ORLEANS, France—This year, the church celebrates the 100th anniversary of the canonization of St. Joan of Arc, a 15th-century peasant who is one of the most enduring female symbols in Western culture.
For several decades, she was associated with the French nationalist right. However, her image now transcends political divisions.
In Orleans, south of Paris, Joan of Arc is hailed as the liberator of the city. Statues, hotels, a church, a house, a high school, and shops are named after her. A square is named after Domremy, her native village.
St. Joan was born around 1412. At the age of 13, she repeatedly heard voices that gave her the mission to liberate France from the English invader in the Hundred Years’ War.
Introduced to the court of the Dauphin Charles VII, the teen was sent in 1428 to the siege of Orleans with a supply battalion, where her arrival brought new energy. She took the initiative to write a letter to the British ordering them to leave Orleans. A week after her arrival, the British lifted the siege.
She then persuaded the Dauphin to go to Rheims, in Burgundy territory, to be crowned king of France.
Wounded while trying to liberate Paris, Joan of Arc continued to fight locally, but without as much success. In 1430, she was captured by the Burgundians at Compiegne and was sold to the British for 10,000 pounds. They took her to Rouen and entrusted her to Bishop Pierre Cauchon of Beauvais, one of the French advisers to the dual monarchy. Condemned for heresy, she was burned at the stake May 30, 1431, at the age of 19.
Joan of Arc has been subject to numerous political reclamations since the 15th century. But at the end of the 19th century, she took on a mythical dimension.
France’s socio-political evolution paved the way for the myth of “a lay saint,” someone not seen as a political figure. It was in this context that Bishop Felix Dupanloup of Orleans filed a request for canonization before Pope Pius IX in 1869. Shortly thereafter, France was defeated by Prussia and lost the border region of Alsace-Lorraine.
“The elite then used her image as a heroic and martyred figure: Joan, the good (daughter of) Lorraine, symbol of national unification and patron saint of the lost provinces. She became the patron saint of the invaded, the one who resisted, a national heroine,” explained Olivier Bouzy, a medieval historian and scientific director of the Joan of Arc Centre in Orleans.
She then became the object of friction between Catholics and French Republicans.
“Quite paradoxically, she served as a link for the French, who could still unite around her, as long as they didn’t express what she embodied for everyone. It’s the period when she’s been written about the most: nearly one book a day between 1890 and 1920,” said Bouzy.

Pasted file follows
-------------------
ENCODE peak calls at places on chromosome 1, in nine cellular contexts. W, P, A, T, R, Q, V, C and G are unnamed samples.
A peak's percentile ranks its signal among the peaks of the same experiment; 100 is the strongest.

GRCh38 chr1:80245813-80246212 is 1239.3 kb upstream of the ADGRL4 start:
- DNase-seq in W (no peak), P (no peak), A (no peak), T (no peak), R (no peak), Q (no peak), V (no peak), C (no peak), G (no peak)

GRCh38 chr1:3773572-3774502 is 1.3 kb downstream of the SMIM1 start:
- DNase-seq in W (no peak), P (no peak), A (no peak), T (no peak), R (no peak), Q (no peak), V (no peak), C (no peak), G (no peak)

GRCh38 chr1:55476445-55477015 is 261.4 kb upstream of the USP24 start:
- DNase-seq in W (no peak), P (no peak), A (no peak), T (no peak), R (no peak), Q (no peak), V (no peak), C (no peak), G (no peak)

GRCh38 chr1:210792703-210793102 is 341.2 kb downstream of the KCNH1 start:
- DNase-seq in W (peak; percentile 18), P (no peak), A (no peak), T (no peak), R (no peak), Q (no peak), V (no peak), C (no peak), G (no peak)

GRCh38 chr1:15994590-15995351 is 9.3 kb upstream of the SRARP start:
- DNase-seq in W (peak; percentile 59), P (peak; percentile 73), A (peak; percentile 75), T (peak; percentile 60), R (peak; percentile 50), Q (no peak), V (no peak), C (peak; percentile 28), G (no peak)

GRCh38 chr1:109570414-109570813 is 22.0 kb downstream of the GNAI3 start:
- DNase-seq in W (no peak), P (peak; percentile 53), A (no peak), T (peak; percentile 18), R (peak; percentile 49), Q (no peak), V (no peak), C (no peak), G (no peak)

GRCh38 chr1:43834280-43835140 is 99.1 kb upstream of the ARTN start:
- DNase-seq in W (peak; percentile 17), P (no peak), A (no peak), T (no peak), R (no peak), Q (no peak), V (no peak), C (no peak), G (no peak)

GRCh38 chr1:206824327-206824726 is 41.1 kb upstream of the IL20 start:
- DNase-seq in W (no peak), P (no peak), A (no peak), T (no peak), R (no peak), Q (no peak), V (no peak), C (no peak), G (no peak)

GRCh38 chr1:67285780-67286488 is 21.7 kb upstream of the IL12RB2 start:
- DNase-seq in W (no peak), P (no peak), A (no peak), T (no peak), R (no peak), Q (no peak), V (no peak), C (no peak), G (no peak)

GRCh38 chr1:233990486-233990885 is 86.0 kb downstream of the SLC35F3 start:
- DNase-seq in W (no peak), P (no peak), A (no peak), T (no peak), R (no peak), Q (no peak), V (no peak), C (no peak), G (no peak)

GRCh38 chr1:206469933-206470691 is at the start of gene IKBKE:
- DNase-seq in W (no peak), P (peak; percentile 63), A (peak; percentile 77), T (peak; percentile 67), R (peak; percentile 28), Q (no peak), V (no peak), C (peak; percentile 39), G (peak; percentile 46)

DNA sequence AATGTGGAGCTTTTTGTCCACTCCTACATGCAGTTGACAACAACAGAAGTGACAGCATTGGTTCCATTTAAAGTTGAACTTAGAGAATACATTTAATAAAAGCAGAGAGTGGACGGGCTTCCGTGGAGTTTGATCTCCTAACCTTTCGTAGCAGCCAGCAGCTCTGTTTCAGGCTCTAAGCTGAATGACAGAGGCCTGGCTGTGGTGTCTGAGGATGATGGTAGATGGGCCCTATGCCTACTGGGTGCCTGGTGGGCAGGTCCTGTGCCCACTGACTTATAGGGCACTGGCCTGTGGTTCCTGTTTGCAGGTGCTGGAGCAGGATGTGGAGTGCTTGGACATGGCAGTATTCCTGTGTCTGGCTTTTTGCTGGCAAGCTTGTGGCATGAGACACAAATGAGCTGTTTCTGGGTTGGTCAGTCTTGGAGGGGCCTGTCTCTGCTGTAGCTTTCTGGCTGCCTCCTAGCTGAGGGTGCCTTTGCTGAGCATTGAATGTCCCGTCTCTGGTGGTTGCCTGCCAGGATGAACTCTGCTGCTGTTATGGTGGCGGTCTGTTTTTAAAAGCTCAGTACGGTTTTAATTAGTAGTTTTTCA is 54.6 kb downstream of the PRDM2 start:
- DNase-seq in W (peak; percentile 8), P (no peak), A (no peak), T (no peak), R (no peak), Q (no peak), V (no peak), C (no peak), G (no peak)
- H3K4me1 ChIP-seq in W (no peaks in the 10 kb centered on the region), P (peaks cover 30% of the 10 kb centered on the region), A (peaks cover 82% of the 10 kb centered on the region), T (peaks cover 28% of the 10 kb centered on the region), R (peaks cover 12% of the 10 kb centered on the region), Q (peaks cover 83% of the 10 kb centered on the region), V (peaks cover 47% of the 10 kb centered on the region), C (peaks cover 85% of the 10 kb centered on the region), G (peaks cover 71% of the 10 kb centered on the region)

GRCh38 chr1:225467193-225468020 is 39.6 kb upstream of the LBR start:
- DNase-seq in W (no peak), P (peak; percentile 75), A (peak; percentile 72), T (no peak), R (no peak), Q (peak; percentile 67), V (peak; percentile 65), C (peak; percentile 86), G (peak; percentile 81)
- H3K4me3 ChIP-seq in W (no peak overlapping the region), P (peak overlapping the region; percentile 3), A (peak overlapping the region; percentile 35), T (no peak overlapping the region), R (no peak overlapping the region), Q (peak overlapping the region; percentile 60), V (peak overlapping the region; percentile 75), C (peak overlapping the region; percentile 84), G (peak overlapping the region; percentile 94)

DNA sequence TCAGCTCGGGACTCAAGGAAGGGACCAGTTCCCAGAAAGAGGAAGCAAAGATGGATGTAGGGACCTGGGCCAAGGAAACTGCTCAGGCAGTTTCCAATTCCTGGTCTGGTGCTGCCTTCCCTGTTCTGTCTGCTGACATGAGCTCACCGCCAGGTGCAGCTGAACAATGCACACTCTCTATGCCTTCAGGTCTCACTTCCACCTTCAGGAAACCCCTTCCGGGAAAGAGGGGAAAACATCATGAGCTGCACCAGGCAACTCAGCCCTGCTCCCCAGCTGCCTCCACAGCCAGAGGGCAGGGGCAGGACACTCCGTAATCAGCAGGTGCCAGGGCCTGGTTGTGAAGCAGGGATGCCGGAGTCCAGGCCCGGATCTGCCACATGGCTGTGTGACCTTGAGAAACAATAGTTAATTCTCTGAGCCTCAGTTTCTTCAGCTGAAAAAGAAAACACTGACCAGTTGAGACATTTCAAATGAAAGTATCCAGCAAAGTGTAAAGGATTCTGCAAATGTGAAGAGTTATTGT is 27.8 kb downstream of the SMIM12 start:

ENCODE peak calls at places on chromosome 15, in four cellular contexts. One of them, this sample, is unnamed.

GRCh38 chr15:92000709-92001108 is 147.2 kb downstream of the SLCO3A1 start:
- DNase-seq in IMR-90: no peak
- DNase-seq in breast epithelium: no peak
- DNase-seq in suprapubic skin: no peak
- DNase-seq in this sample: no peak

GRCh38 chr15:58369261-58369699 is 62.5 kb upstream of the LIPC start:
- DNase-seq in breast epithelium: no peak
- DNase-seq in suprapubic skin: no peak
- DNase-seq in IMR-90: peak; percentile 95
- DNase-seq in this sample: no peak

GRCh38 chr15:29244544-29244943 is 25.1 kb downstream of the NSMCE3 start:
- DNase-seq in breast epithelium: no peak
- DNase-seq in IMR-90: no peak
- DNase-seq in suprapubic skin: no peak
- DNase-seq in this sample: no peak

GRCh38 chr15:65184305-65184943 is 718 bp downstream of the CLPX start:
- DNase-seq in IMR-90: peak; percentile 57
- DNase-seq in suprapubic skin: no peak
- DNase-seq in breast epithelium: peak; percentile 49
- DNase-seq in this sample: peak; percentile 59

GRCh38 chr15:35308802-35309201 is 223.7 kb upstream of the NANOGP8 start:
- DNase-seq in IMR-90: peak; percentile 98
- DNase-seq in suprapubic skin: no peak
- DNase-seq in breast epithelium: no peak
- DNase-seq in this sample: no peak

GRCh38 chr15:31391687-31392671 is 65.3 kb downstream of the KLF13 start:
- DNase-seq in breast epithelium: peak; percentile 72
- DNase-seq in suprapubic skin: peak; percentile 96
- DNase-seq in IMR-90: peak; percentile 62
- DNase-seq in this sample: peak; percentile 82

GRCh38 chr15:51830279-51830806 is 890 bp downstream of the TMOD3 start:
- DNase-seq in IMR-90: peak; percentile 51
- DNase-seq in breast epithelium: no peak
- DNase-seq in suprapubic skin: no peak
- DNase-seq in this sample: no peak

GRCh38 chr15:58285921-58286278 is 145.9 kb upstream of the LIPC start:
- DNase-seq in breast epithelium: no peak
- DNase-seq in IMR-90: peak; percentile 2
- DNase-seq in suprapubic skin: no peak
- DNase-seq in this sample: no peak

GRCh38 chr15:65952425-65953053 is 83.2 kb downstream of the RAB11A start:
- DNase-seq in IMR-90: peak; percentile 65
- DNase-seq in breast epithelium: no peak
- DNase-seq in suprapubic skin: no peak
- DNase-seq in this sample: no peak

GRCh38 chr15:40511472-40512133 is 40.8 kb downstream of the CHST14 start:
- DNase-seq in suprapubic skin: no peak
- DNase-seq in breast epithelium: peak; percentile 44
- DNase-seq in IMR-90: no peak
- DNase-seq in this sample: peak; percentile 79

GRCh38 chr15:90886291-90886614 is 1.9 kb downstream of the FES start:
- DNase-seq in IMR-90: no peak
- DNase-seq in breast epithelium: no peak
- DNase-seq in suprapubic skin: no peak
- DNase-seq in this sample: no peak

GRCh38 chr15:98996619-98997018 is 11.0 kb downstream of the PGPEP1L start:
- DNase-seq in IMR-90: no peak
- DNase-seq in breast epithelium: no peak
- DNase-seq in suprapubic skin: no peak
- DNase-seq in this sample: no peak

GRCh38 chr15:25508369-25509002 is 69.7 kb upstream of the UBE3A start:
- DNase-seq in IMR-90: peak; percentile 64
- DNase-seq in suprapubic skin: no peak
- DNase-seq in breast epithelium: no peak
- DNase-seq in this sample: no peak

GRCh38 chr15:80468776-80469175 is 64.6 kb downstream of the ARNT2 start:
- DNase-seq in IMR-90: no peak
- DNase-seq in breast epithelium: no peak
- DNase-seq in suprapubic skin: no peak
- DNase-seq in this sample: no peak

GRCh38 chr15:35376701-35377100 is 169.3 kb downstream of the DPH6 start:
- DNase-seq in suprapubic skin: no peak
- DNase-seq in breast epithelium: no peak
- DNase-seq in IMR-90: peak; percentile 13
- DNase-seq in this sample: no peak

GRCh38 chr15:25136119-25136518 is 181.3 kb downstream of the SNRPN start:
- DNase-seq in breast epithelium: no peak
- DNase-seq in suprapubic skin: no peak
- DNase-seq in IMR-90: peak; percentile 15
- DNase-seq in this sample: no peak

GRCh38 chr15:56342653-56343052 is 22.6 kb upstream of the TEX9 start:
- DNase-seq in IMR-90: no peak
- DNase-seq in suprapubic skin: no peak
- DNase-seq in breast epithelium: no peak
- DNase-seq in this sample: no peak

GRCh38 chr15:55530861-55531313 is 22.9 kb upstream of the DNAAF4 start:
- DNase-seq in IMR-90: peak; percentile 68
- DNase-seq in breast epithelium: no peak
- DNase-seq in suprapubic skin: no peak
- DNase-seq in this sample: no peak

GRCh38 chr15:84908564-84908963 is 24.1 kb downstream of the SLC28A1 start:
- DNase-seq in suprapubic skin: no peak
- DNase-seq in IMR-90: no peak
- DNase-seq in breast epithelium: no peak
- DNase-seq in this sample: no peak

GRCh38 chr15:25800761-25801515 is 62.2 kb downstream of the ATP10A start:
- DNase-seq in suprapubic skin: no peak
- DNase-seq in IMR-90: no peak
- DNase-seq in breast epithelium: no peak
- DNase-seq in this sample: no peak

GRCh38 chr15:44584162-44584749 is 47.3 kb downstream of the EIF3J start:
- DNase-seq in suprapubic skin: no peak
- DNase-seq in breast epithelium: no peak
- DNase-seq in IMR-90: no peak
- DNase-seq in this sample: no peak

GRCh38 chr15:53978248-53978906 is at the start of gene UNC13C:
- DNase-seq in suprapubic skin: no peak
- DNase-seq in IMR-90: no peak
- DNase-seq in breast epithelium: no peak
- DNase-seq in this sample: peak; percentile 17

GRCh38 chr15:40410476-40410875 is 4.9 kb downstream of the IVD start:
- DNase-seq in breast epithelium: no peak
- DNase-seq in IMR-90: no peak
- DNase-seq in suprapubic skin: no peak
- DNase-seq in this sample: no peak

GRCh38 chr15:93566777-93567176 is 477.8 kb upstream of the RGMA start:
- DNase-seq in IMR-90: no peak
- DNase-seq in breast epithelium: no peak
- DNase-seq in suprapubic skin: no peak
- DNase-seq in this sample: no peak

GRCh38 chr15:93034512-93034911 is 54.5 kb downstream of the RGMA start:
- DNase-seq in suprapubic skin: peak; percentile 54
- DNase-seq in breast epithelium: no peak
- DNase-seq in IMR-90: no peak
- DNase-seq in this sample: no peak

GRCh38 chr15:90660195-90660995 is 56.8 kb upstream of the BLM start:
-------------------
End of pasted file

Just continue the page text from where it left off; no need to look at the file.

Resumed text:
In 1905, the law of separation of church and state caused a rupture of diplomatic ties with the Vatican. Although a step was taken with Joan of Arc’s beatification in 1909, she was not canonized until May 1920.
The French Republic then decided to devote a festival to her as well, on the second Sunday of May. In 1922, she became the secondary patron saint of France, after Mary.
Since the end of the 19th century, both the left and the right wings have been appropriating the figure of Joan of Arc. The left sees in her a daughter of the people burned by the church and abandoned by the king. The right sees her as a saint, defender of the monarchy. During World War II, the Vichy government turned her into a figure against the British and the so-called Judeo-Masonic plot, while Gen. Charles de Gaulle recalled her courage and adopted the Cross of Lorraine as a symbol of the French Resistance.
It was not until the late 1980s that the nationalist right, led by the National Front, confiscated her image as a symbol. Every May 1, Jean-Marie Le Pen, leader of the National Front, organized his own celebration of Joan of Arc. His cry “Jeanne, au secours!” (Joan, help!) under a golden statue of Mary in Paris made such an impression that it prevented any other use of her image for many years.
However, Bouzy said that since 1999, he has seen “a new impetus, thanks to the impressive regenerative power of the myth” and the willingness of politicians of all stripes to retake Joan of Arc as a symbol. He even sees a renewed interest among French Catholics.
“Moderate French Catholics distanced themselves from her in the second half of the 20th century because they did not want to be associated with the extreme right,” said Bouzy.
The historian said Joan of Arc now has a variety of cultural meanings. She has become a feminist symbol in the Anglo-Saxon world, while in Japan she’s a manga heroine.
“Her image now carries a wide range of messages,” said Bouzy.
By Clemence Cireau